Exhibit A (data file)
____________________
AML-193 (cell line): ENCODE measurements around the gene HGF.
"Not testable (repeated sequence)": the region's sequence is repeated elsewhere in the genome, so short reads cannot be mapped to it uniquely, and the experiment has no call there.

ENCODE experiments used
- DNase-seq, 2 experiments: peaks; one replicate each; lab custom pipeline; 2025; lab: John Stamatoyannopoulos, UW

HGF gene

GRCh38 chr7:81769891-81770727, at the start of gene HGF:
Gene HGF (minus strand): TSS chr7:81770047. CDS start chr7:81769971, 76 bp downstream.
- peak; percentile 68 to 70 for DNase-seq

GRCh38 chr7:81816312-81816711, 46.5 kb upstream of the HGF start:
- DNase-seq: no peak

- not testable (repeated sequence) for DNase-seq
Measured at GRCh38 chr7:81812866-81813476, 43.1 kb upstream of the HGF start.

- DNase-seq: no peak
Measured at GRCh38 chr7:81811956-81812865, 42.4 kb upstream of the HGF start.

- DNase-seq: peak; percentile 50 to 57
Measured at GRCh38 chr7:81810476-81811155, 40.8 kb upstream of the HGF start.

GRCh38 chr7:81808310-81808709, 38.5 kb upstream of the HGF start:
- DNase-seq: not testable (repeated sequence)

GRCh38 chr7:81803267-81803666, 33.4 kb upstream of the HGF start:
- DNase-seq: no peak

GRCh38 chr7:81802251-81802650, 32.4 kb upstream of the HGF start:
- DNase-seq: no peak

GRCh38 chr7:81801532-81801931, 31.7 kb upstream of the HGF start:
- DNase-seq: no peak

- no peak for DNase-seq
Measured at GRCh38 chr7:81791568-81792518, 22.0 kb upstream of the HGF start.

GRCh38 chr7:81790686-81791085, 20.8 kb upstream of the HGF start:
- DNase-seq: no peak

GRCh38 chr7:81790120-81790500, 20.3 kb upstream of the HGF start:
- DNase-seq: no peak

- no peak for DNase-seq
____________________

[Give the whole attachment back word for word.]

AML-193 (cell line): ENCODE measurements around the gene HGF.
"Not testable (repeated sequence)": the region's sequence is repeated elsewhere in the genome, so short reads cannot be mapped to it uniquely, and the experiment has no call there.

ENCODE experiments used
- DNase-seq, 2 experiments: peaks; one replicate each; lab custom pipeline; 2025; lab: John Stamatoyannopoulos, UW

HGF gene

GRCh38 chr7:81769891-81770727, at the start of gene HGF:
Gene HGF (minus strand): TSS chr7:81770047. CDS start chr7:81769971, 76 bp downstream.
- peak; percentile 68 to 70 for DNase-seq

GRCh38 chr7:81816312-81816711, 46.5 kb upstream of the HGF start:
- DNase-seq: no peak

- not testable (repeated sequence) for DNase-seq
Measured at GRCh38 chr7:81812866-81813476, 43.1 kb upstream of the HGF start.

- DNase-seq: no peak
Measured at GRCh38 chr7:81811956-81812865, 42.4 kb upstream of the HGF start.

- DNase-seq: peak; percentile 50 to 57
Measured at GRCh38 chr7:81810476-81811155, 40.8 kb upstream of the HGF start.

GRCh38 chr7:81808310-81808709, 38.5 kb upstream of the HGF start:
- DNase-seq: not testable (repeated sequence)

GRCh38 chr7:81803267-81803666, 33.4 kb upstream of the HGF start:
- DNase-seq: no peak

GRCh38 chr7:81802251-81802650, 32.4 kb upstream of the HGF start:
- DNase-seq: no peak

GRCh38 chr7:81801532-81801931, 31.7 kb upstream of the HGF start:
- DNase-seq: no peak

- no peak for DNase-seq
Measured at GRCh38 chr7:81791568-81792518, 22.0 kb upstream of the HGF start.

GRCh38 chr7:81790686-81791085, 20.8 kb upstream of the HGF start:
- DNase-seq: no peak

GRCh38 chr7:81790120-81790500, 20.3 kb upstream of the HGF start:
- DNase-seq: no peak

- no peak for DNase-seq